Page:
The Quantum Revolution in Technology
This course is expected to run but has not yet been scheduled.
Nearly 100 years ago, quantum mechanics changed the face of physics forever. The orderly, deterministic rules of classical physics were turbulently turned on their head, unveiling a veritable zoo in which particles can behave like waves and waves like particles, particles can tunnel through walls, and either the position or speed of an object can be known, but both can't be known simultaneously. In this course, we will explore these principles, as well as several others from quantum mechanics, and discuss how they have impacted technology that is used every day.
The topical focus of this course is quantum mechanics, the laws of physics which govern the behavior of objects on the scale of atoms and molecules. Topics discussed (and their technological implications) will include the uncertainty principle, photons (the photoelectric effect), electron waves (electron microscopy), quantum tunneling (scanning tunneling microscopy), spin angular momentum (magnetic resonance), and discrete quantum states and energy levels (lasers). The course will conclude with a discussion of where quantum mechanics is taking technology today. The course will teach students to think like a physicist by trying to isolate the important variables which dominate the behavior of a complex system that is not fully understood.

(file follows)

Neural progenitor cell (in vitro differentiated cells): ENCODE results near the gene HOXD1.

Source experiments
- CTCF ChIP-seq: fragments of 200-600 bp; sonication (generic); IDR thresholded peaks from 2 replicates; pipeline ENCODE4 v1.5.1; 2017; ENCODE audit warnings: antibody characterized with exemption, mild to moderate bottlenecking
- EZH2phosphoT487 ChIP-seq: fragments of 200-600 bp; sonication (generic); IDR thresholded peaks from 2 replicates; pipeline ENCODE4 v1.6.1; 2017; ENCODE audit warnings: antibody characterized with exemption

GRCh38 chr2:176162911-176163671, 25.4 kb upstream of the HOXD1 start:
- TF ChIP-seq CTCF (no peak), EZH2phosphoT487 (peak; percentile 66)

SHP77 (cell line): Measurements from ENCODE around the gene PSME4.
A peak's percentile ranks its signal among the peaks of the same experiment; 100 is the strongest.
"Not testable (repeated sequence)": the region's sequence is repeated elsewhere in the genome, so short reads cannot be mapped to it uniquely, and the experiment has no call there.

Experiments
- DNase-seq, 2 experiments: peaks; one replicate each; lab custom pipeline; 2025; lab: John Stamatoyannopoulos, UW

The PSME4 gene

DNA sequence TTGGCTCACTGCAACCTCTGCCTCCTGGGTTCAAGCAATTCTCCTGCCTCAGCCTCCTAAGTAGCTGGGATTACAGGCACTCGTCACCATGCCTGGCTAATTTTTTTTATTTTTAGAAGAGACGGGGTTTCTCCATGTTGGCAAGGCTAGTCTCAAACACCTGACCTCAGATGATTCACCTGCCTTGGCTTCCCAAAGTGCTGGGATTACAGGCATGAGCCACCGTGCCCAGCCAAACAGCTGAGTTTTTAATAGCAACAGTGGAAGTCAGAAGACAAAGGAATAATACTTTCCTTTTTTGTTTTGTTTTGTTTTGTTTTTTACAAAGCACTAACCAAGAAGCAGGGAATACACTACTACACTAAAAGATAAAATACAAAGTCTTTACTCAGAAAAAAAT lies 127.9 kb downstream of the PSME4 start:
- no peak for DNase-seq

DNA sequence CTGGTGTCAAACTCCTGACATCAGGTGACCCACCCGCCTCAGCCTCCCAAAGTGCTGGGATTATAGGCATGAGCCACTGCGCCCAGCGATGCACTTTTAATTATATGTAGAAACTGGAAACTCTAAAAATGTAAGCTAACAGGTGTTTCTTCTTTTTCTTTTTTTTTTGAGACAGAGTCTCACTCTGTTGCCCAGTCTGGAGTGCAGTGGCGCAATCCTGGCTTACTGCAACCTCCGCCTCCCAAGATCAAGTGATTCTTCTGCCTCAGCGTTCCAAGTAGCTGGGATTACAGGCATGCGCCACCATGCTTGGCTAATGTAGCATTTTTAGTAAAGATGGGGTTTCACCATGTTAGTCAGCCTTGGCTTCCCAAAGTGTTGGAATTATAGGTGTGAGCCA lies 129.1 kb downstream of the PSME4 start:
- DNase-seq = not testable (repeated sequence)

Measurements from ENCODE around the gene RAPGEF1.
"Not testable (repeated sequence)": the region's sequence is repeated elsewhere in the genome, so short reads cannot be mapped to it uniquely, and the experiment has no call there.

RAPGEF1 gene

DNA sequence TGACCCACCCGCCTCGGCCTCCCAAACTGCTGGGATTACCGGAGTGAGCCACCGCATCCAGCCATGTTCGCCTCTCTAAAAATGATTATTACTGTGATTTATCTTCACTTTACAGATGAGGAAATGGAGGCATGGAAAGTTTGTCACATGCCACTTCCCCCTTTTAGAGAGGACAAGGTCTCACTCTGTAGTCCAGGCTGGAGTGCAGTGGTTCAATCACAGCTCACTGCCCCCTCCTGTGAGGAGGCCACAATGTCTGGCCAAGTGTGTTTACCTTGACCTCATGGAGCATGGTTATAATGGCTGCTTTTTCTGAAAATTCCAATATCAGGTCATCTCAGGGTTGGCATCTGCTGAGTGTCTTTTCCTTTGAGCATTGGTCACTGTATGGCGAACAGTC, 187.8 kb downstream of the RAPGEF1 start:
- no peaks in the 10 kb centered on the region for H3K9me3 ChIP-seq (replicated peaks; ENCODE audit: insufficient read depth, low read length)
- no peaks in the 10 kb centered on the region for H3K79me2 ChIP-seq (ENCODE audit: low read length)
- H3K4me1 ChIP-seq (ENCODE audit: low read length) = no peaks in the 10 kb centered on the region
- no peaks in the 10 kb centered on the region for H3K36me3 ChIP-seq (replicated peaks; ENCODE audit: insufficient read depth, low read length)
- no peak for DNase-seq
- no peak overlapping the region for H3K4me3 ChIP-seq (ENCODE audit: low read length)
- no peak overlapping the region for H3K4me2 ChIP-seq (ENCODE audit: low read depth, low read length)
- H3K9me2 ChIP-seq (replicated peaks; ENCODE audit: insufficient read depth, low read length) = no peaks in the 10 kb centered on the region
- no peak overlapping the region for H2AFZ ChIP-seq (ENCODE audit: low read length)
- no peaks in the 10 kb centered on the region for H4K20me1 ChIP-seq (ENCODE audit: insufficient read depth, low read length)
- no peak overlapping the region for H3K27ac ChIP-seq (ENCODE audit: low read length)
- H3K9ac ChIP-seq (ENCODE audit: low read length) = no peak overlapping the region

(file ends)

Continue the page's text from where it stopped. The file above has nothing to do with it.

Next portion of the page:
Students will be able to explain a variety of quantum phenomena in terms of basic physical concepts, such as conservation of energy and momentum, with additional insights about the probabilistic nature of quantum mechanics. They will also be able to think about technologies that are used every day and try to postulate physical explanations for how they operate.
The primary prerequisite for this course is one year of high school physics. Familiarity with concepts such as conservation of energy an momentum, basic force laws in electricity and magnetism, and circuit rules, such as Ohm's law will help further students' understanding of the material. In addition, students should be comfortable with algebra and familiar with basic concepts in probability.